Good story, or secret I never tell anyone. So I sent him a bottle of my piss, and a couple weeks later I get an envelope back containing $250. I was shocked and amazed and I immediately started thinking about this. This guy just found me by accident, but what would happen if I went looking for guys like this? So from there, I started doing a little research. I had heard of women selling their used panties before, and from there I found this website called Ebanned. It’s basically an auction site just like eBay, but they specialize in used panties or socks, pretty much anything a woman could harvest off her body -- even crazy stuff like toenail clippings or pubic hair or tampons. I was looking at other girls’ auctions, and they were all going for pretty low, like $20. So I was thinking, maybe $70 -- if someone buys my panties for 70 bucks, that would be cool. The next day they did.
How did you come up with ideas for what you were going to sell? Was this mostly inspired by other things you were seeing on the site or did you just get really creative?
That’s exactly it. It was a website full of women selling stuff, and so I took ideas from what everyone else was doing. A lot of girls will sell brownies or baked goods, and basically they’ll make a batch of brownies and then they’ll put a bunch of gross stuff in it. They’ll put their piss in it, they’ll spit in it, they’ll put toenail clippings. I just had fun with it. It was a creative outlet and it was just fun to see what crazy thing I could sell from it. I enjoyed telling my friends about it and all the crazy shit I came up with.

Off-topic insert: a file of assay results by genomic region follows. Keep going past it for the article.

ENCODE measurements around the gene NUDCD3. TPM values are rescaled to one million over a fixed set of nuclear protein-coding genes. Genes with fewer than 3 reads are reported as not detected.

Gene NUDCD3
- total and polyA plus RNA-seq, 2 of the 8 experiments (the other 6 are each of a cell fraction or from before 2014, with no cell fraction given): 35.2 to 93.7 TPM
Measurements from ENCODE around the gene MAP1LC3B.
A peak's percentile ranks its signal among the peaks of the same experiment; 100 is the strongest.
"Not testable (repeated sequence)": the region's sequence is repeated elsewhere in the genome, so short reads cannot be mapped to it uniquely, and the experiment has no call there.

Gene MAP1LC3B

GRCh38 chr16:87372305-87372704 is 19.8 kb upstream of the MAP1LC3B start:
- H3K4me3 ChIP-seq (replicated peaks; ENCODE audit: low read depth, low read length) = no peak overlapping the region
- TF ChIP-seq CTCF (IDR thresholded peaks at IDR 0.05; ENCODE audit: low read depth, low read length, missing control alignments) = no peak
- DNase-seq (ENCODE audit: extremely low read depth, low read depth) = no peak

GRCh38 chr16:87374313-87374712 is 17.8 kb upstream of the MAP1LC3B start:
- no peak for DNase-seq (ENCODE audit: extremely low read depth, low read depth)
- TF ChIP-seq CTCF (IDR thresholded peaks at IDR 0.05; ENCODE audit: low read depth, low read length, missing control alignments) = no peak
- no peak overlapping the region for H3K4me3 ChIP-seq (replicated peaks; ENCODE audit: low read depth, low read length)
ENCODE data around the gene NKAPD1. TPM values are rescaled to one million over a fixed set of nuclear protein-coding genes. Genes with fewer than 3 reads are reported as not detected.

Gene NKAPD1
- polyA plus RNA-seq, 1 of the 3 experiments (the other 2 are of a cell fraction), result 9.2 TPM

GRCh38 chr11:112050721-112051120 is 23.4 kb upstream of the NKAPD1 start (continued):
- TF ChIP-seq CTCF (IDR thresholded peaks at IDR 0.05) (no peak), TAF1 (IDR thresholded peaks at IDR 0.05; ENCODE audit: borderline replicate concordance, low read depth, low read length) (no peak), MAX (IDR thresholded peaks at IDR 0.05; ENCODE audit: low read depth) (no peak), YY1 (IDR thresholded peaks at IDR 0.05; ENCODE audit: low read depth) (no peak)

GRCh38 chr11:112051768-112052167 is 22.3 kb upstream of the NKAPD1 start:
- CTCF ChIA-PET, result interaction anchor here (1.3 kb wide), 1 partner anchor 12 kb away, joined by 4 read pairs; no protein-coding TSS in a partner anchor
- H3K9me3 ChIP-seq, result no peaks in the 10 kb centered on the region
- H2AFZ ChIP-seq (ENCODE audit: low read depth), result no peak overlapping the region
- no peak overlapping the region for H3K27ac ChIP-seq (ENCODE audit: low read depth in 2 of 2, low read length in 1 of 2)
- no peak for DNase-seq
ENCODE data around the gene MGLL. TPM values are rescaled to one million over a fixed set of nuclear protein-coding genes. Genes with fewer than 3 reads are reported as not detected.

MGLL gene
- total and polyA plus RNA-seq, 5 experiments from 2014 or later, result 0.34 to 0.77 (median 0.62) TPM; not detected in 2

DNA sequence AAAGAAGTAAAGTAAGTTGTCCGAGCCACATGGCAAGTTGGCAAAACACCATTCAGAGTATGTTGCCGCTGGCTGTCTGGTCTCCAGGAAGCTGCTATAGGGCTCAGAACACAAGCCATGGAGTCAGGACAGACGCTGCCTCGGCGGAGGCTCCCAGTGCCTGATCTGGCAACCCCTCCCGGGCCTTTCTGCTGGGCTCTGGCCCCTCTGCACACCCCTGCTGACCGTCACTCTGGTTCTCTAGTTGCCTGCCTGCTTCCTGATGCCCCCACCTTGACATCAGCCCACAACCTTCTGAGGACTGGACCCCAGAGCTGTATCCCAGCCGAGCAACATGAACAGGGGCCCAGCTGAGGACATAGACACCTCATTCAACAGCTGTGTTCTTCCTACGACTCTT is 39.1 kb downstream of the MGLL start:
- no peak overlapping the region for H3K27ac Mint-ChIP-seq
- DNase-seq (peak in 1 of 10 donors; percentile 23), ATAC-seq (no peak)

I feel like a lot of this exchange is really infused by the Internet. What outlet would people who want to buy these things have, or people who want to sell these things have, without this online marketplace to sell them?
It wouldn’t exist. It just wouldn’t exist, simple as that. Before, I don’t know how guys had this itch scratched. I don’t know if it even necessarily existed before the Internet. I think it’s quite possible that a lot of these fringe fetishes really exploded because of the Internet and because people had more access to this type of content.
So speaking of the Internet, what does your business entail now? I know you’ve been doing this full-time, so where are you on the Internet, and what sorts of services do you provide?
I make most of my money from videos. They are POV-style videos, which means it’s just me and the camera, and I am looking at the camera and talking to the camera so that the viewer feels like I’m talking to them. I just tap into various fetishes and they’re all just under the umbrella of femdom. I always play a dominant role, and I tap into things like cuckolding, small penis humiliation, foot fetish, toilet slavery, giantess -- which is this fetish where guys imagine this giant woman that’s going to come and crush them with her feet or swallow them whole -- different stuff like that. Most of my videos are custom requests or paid customs, where guys will actually send me their fantasy and pay me to make a video of it. Then I do cam shows, which are live and usually one on one with a guy. I do phone calls, where I get paid per minute -- same thing except the guy just hears me, doesn’t see me. Then I still sell things, like my underwear.